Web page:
By Jim Schutze
By Rachel Watts
By Lauren Drewes Daniels
By Anna Merlan
By Lee Escobedo
By Eric Nicholson
But adversity could just as easily unravel Salah's dream. The multimillion-dollar lawsuit, the DOL's decision to seek back pay, and the bankruptcy proceedings have the potential to strip Cabaret Royale to its barest essentials: a Dallas titty bar with drinks that cost too much and a tarnished chandelier in the foyer.
Before sweeping into the topless-bar industry, Salah Izzedin sought his fortune in the oil business, running his own oil trading company, Oceanic Oil Corporation, and holding an interest in another, Houston-based Eton Oil.
The highly educated entrepreneur hailed from a Middle Eastern family with the means to back his business ventures. Headed by its patriarch, accounting professor Fuoad Abu-Izzedin, the family controlled corporations in the United States, Europe, the Middle East, and Central and South America. (Cabaret Royale officials say the 85-year-old Fuoad Izzedin still takes a keen interest in his son's enterprises, visiting the nightclub and keeping in contact with its directors from his Austrian home.)
During the oil industry's declining days in the early '80s, Eton shareholder Robert Pensotti sued Salah Izzedin and another company officer for what Pensotti considered a bad loan. Izzedin eventually paid back the loan.
When oil went bust in Texas, Izzedin invested in his first topless nightclub, Rick's Cabaret, in Houston. He and a handful of Houston businessmen pulled together a hodgepodge of loosely related corporations to start Rick's, which became known as the first upscale topless club--the forerunner of Cabaret Royale.
Rick's was profitable beyond its investors' wildest dreams--raking in millions each year. Former shareholders say everybody got greedy, and the club became the focal point for vicious and protracted court fights. In Texas topless circles, the battle among the owners of Rick's Cabaret in Houston became legend.
The tale began in 1982 when Izzedin befriended a grizzled titty-bar owner with the colorful name of Dallas Fontenot. The two went into business with Houston businessmen J.B. Gentry and Vernon Young and opened Rick's Cabaret nightclub in 1983. Fontenot and Gentry planned to buy out Izzedin and Young within a few years. The buyout "was a fabulous deal for (Izzedin) and he would go his way and Mr. Gentry and I would stay there as partners and live happily ever after," Fontenot would later say during a civil suit deposition.
It didn't work out that way. To get Rick's going, the investors had pooled their assets, making them dependent on each other. It so happened that Izzedin held the precious liquor license, and Rick's was proving too profitable for him to consider giving it up.
Fontenot and the others eventually cut a deal with Izzedin that gave him one-third of Rick's operations in exchange for the liquor license. Fontenot was unhappy about the terms, but figured he had no choice.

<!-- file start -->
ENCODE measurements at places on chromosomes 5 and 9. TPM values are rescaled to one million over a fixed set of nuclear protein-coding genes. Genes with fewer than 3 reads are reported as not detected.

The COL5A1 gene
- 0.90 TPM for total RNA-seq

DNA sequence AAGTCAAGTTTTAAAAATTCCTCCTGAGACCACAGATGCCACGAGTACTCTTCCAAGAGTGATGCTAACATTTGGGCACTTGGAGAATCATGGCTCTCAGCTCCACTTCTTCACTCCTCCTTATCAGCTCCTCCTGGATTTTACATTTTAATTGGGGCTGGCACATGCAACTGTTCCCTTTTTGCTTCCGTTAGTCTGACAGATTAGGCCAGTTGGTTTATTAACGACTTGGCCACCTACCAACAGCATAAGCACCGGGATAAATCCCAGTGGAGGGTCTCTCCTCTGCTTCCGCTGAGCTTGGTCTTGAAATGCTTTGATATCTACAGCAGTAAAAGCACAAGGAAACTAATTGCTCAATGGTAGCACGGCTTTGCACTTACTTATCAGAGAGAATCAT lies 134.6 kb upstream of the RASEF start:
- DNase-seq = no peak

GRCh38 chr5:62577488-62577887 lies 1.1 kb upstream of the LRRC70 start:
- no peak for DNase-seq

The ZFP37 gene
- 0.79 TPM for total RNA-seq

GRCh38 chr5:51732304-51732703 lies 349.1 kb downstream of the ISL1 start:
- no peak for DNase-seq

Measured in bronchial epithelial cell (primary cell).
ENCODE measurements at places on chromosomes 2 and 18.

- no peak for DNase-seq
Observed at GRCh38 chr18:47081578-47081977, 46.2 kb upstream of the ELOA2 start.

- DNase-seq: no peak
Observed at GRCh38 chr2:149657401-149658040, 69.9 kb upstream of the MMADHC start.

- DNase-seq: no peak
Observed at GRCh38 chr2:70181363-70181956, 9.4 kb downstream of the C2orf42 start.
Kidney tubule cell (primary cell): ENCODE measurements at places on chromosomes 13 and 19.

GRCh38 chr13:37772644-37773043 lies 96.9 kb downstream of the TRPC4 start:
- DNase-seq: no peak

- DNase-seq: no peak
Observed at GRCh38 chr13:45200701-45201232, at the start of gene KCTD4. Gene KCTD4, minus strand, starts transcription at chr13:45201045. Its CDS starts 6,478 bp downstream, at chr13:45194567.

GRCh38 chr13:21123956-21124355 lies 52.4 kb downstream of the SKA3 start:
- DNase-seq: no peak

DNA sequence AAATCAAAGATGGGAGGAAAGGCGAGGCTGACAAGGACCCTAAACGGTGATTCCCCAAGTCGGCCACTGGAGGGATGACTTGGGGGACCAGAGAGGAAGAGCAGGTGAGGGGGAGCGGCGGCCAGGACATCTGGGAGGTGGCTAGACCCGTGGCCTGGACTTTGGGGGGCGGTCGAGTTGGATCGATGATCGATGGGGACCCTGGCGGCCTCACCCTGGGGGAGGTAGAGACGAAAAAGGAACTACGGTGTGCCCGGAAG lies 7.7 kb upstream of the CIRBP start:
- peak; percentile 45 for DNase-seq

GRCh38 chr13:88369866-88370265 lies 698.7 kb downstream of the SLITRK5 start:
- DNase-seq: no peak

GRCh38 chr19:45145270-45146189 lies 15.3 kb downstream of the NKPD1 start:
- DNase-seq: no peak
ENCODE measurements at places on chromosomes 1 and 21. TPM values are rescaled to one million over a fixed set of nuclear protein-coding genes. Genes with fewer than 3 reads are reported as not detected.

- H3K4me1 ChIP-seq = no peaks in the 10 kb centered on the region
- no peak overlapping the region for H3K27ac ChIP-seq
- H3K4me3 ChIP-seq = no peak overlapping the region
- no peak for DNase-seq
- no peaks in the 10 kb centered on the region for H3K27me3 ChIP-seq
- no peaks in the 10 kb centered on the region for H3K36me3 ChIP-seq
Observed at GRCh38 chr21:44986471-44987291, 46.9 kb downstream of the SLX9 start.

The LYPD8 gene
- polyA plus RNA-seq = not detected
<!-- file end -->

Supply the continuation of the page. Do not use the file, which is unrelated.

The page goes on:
Soon afterward, Fontenot booted out Gentry "...over his partying and tooting drugs with people out of the kitchen and giving drugs to the girls and all that kind of crap," according to his court filings. Gentry could not be reached for comment.
After Gentry's ouster, Izzedin began spending more time at Rick's, handling a greater share of the topless club's day-to-day affairs. At the same time, Izzedin roped in an attorney named Robert Watters as a new partner. Izzedin wooed Watters because of his tax expertise--and the lawyer's polished, cultured air.
"Salah is not the greatest guy in the world to be a P.R. man," Fontenot recalled in court records. "He is not the kind of guy you send out and try to get a lease and try to talk a landlord into putting a topless club into a shopping center. We needed a man that had a good background and was intelligent and could go out there and cut a deal."
Despite the turmoil among its owners, the nightclub's tremendous success blunted any ill feelings--for a while, anyway. Rick's became renowned for catering to Houston's well-to-do businessmen. The bar's Bering Avenue address--on a popular entertainment and dining thoroughfare--was ideal. In its first year of operation, Rick's grossed $5 million.
Rick's would evolve so successfully, in fact, that the men began scouting for a site to build Rick's II in Dallas. In 1987, Watters located suitable property along Composite Drive--which would later become home to Cabaret Royale.
But by then, Rick's corporate structure--a confusing collage of corporations--was falling apart amid allegations of embezzlement, narcotics, prostitution, and illegal transfers of assets. During three years of bitter court fights over Rick's assets, investors and owners of the club rarely seemed to know which corporation owned what part of the club or which partner owned how much of any given corporation.
The court battles began in 1988 when Vernon Young, one of the original investors, filed suit in Houston against Fontenot, Izzedin, and Watters, contending the men were illegally channeling the nightclub's profits into their own pockets, and weren't giving Young his fair share.
When confronted--according to Young's suit--both Izzedin and Fontenot admitted pocketing unreported revenues.
"Izzedin admitted that he had received $45,000 from Fontenot, knowing that the funds were diverted corporation proceeds; and he further admitted that he was going to continue to divert funds until he had diverted $300,000," Young charged in his suit. (Young could not be reached for comment; Fontenot declined requests for an interview.)